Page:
What causes an abscess?

An abscess is caused by your immune system responding to some type of infection or foreign object. Bacterial infections are the most common cause of an abscess, especially an abscess of the skin or mouth. Parasites can cause abscess formation in your organs and, though rare, this can be a serious medical condition. A foreign object lodged inside you, such as a bullet, can also cause an abscess.

Common causes of an abscess

An abscess may be caused by a variety of common conditions including:

  • Foreign object trapped inside you, such as a thorn or piece of metal that breaks off in your skin; also, retained foreign body fragments after previous attempted removal
  • Infected diverticulum in the large intestine can cause a diverticular abscess
  • Infection at the site of previous surgery (perioperative wound contamination)
  • Skin infection may result in an abscess
  • Tooth infection may progress to a periodontic abscess
  • Wound or trauma to the skin, especially a puncture wound, may cause an abscess

Rarer causes of an abscess

An abscess can also be caused by rare infections including:

  • Infection by microorganisms like amoeba can cause abscess formation in your liver
  • Infection by certain parasites can cause a variety of abscesses in your body’s organs
  • Infection in your brain can cause a cerebral abscess

Questions for diagnosing the cause of an abscess

To diagnose your condition, your doctor or licensed health care practitioner will ask you several questions related to your abscess including:

  • When did you first notice the abscess?
  • Have you had any other symptoms along with the abscess?
  • Are you taking any medications?
  • Have you wounded or injured your skin in the area around the abscess recently?

What are the potential complications of an abscess?

The complications of an abscess vary widely depending on the cause and location. A small skin abscess treated promptly usually does not result in any permanent complications other than a small scar. However, a large abscess or an abscess in an organ can affect underlying tissue or organ function and may possibly cause serious and permanent damage.

Because an abscess can be due to serious diseases, failure to seek treatment can result in serious complications and permanent damage. Once the underlying cause is diagnosed, it is important for you to follow the treatment plan that you and your health care professional design specifically for you to reduce the risk of potential complications including:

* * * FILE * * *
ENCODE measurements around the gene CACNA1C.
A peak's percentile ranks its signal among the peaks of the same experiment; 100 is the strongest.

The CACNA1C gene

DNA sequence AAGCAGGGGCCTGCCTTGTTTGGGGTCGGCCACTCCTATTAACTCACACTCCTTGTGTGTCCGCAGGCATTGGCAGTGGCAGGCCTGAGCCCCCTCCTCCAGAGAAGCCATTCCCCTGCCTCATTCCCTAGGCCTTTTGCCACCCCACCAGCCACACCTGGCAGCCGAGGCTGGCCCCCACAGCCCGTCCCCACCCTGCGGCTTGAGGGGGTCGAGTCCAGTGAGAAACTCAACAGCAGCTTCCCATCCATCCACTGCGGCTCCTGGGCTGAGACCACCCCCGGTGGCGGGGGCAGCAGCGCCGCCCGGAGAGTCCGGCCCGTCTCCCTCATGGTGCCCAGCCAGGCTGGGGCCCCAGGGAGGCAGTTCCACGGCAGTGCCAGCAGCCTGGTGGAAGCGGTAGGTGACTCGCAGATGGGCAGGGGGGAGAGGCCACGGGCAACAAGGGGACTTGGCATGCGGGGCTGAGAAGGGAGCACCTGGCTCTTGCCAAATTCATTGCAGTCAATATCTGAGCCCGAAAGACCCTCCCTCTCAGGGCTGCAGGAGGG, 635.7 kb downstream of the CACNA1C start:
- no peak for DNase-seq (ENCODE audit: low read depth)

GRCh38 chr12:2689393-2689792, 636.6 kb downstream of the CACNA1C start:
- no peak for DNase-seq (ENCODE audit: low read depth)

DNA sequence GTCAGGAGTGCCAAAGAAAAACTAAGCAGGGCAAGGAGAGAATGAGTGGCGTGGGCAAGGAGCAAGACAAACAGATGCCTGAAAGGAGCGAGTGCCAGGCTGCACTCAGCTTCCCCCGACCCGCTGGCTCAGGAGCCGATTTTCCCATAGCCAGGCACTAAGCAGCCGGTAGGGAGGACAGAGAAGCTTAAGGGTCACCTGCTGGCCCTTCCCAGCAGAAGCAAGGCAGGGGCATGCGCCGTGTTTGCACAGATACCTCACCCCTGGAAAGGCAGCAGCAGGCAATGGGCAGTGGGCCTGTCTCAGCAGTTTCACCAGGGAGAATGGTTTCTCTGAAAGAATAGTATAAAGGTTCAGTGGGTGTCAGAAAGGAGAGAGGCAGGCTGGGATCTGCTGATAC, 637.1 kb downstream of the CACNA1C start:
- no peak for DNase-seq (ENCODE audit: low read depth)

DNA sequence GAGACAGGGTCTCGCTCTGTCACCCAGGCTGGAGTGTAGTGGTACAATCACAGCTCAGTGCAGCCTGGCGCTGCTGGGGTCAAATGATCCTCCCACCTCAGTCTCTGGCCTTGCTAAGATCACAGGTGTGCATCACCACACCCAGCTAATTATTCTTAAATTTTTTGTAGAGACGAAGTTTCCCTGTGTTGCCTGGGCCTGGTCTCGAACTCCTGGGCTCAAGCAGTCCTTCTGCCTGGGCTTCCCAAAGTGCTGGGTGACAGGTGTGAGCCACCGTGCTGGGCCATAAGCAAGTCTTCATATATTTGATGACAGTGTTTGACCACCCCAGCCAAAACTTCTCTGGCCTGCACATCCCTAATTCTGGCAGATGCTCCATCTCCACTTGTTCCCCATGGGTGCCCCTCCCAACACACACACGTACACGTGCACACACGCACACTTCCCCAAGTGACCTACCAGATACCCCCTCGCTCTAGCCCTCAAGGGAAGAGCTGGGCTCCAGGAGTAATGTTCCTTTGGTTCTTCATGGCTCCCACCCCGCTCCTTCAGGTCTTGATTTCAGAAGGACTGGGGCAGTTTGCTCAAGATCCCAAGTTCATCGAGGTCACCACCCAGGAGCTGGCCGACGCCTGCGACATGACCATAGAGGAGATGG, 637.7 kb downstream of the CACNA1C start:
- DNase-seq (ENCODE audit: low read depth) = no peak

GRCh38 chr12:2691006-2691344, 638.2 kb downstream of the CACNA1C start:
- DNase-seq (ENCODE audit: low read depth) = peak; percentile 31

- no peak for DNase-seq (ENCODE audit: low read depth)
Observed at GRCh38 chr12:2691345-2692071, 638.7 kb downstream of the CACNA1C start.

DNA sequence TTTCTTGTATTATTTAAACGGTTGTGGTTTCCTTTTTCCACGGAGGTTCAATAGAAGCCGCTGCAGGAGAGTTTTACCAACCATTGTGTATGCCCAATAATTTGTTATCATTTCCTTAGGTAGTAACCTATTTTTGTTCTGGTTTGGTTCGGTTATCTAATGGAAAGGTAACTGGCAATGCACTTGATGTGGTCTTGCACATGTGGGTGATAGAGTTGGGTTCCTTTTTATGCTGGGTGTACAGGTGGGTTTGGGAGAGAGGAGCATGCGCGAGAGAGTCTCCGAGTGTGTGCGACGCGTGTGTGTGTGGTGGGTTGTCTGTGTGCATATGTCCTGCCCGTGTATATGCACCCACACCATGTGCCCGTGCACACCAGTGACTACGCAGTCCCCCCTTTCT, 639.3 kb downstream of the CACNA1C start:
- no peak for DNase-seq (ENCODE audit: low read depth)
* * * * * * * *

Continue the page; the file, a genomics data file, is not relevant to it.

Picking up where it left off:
• Brain or spinal cord injury
  • Liver damage
  • Nerve damage resulting in weakness or tingling
  • Paralysis
  • Sepsis (widespread infection) or localized spread of infection

References:

  1. Abscess. Medline Plus, a service of the National Library of Medicine National Institutes of Health. http://www.nlm.nih.gov/medlineplus/ency/article/001353.htm.
  2. Peritonsillar abscess: What you should know. Am Family Physician. 2008 Jan 15;77(2):209. http://www.aafp.org/afp/2008/0115/p209.html.
  3. Collins RD. Differential Diagnosis in Primary Care, 5th ed. Philadelphia: Lippincott, Williams & Williams, 2012.
INTRODUCTION

What is an abscess?

An abscess is a collection of pus inside your body. Abscesses usually form because of an infection or because a foreign object becomes trapped in your body. When your body fights an infection or tries to destroy a foreign object trapped inside, white blood cells fill the affected tissues, and the resulting fluid is called pus.

Pus contains living and dead bacteria, living and ... Read more about abscessintroduction

SYMPTOMS

What other symptoms might occur with an abscess?

An abscess may accompany other symptoms, which will vary depending on the underlying disease, disorder or condition.

Skin symptoms that may occur along with an abscess

An abscess may accompany other symptoms affecting the skin including:

Medical Reviewer: William C. Lloyd III, MD, FACS Last Annual Review Date: Aug 9, 2013 Copyright: © Copyright 2014 Health Grades, Inc. All rights reserved. May not be reproduced or reprinted without permission from Health Grades, Inc. Use of this information is governed by the HealthGrades User Agreement.

This Article is Filed Under: Infections and Contagious Diseases


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